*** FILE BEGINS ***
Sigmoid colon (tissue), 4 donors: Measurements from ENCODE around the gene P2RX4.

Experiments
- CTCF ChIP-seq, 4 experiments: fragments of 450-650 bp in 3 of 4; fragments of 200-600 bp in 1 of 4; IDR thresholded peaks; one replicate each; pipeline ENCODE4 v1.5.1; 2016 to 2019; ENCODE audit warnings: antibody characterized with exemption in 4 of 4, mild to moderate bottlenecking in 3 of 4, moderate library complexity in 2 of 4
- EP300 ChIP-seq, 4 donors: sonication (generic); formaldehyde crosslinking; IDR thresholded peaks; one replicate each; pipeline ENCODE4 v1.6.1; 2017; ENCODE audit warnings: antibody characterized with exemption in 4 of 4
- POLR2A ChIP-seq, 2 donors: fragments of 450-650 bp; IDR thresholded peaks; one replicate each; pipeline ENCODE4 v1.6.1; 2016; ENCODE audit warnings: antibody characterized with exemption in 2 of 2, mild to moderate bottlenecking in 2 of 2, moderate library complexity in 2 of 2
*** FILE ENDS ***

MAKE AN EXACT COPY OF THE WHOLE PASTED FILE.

Sigmoid colon (tissue), 4 donors: Measurements from ENCODE around the gene P2RX4.

Experiments
- CTCF ChIP-seq, 4 experiments: fragments of 450-650 bp in 3 of 4; fragments of 200-600 bp in 1 of 4; IDR thresholded peaks; one replicate each; pipeline ENCODE4 v1.5.1; 2016 to 2019; ENCODE audit warnings: antibody characterized with exemption in 4 of 4, mild to moderate bottlenecking in 3 of 4, moderate library complexity in 2 of 4
- EP300 ChIP-seq, 4 donors: sonication (generic); formaldehyde crosslinking; IDR thresholded peaks; one replicate each; pipeline ENCODE4 v1.6.1; 2017; ENCODE audit warnings: antibody characterized with exemption in 4 of 4
- POLR2A ChIP-seq, 2 donors: fragments of 450-650 bp; IDR thresholded peaks; one replicate each; pipeline ENCODE4 v1.6.1; 2016; ENCODE audit warnings: antibody characterized with exemption in 2 of 2, mild to moderate bottlenecking in 2 of 2, moderate library complexity in 2 of 2